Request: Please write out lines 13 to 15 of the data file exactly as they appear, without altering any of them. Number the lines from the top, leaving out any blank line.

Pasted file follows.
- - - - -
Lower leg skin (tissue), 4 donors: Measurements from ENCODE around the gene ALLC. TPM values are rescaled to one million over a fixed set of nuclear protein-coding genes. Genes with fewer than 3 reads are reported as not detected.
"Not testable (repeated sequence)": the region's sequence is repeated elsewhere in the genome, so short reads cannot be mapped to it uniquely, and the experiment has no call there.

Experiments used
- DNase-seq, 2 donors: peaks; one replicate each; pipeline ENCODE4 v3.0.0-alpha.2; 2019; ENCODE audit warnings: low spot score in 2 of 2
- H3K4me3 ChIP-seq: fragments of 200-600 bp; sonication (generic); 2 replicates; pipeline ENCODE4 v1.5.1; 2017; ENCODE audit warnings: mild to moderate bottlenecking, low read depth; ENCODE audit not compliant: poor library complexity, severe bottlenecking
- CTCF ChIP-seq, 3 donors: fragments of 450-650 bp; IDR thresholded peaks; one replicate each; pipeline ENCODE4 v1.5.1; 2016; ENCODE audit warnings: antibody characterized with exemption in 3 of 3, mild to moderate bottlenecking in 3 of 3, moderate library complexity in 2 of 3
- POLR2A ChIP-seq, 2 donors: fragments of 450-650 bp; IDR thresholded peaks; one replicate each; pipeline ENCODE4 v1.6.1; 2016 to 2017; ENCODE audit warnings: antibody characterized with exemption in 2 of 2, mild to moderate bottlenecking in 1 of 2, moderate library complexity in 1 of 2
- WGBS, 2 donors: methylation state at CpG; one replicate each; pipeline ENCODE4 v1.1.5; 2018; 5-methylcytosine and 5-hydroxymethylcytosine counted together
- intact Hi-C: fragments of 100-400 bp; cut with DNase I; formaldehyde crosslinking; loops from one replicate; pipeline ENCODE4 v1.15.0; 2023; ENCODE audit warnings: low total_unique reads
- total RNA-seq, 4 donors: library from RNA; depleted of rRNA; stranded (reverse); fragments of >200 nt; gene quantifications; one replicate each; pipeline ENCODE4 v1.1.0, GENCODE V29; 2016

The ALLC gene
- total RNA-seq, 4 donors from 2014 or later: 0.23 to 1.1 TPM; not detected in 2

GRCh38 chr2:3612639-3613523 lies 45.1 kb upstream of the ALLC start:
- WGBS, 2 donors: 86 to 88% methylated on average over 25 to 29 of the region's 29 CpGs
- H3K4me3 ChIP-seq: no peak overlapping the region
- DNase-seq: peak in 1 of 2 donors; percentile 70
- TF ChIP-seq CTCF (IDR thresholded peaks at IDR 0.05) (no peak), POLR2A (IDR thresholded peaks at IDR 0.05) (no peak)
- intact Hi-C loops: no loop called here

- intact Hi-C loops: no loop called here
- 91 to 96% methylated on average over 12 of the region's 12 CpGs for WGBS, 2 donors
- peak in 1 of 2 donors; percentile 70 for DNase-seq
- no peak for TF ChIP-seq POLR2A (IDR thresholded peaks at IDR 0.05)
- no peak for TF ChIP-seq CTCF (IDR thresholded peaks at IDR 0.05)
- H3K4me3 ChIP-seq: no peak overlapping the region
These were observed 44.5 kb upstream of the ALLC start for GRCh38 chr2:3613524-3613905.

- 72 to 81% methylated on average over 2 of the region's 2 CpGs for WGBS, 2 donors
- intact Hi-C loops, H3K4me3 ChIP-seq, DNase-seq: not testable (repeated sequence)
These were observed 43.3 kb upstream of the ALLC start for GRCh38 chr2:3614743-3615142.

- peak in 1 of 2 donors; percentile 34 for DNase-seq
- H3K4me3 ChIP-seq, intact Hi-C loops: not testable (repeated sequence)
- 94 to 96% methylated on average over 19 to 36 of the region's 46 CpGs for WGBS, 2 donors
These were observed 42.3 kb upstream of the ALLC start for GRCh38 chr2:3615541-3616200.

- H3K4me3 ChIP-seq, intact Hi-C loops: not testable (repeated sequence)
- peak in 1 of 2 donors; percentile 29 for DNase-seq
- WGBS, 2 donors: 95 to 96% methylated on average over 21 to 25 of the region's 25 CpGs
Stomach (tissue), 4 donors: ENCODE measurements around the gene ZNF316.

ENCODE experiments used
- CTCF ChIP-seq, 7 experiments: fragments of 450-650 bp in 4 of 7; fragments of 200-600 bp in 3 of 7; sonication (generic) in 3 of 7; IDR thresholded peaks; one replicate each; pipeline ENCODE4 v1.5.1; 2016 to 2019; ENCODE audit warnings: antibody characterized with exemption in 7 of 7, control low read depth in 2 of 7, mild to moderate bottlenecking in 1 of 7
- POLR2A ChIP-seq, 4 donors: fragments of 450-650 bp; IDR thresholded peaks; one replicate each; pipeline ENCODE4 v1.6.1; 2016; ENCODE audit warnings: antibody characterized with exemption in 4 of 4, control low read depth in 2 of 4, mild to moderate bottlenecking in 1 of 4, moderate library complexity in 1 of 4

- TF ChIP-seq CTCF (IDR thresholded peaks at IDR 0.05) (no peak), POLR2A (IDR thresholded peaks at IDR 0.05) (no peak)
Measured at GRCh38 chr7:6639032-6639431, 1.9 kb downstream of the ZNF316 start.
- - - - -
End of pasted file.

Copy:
GRCh38 chr2:3612639-3613523 lies 45.1 kb upstream of the ALLC start:
- WGBS, 2 donors: 86 to 88% methylated on average over 25 to 29 of the region's 29 CpGs
- H3K4me3 ChIP-seq: no peak overlapping the region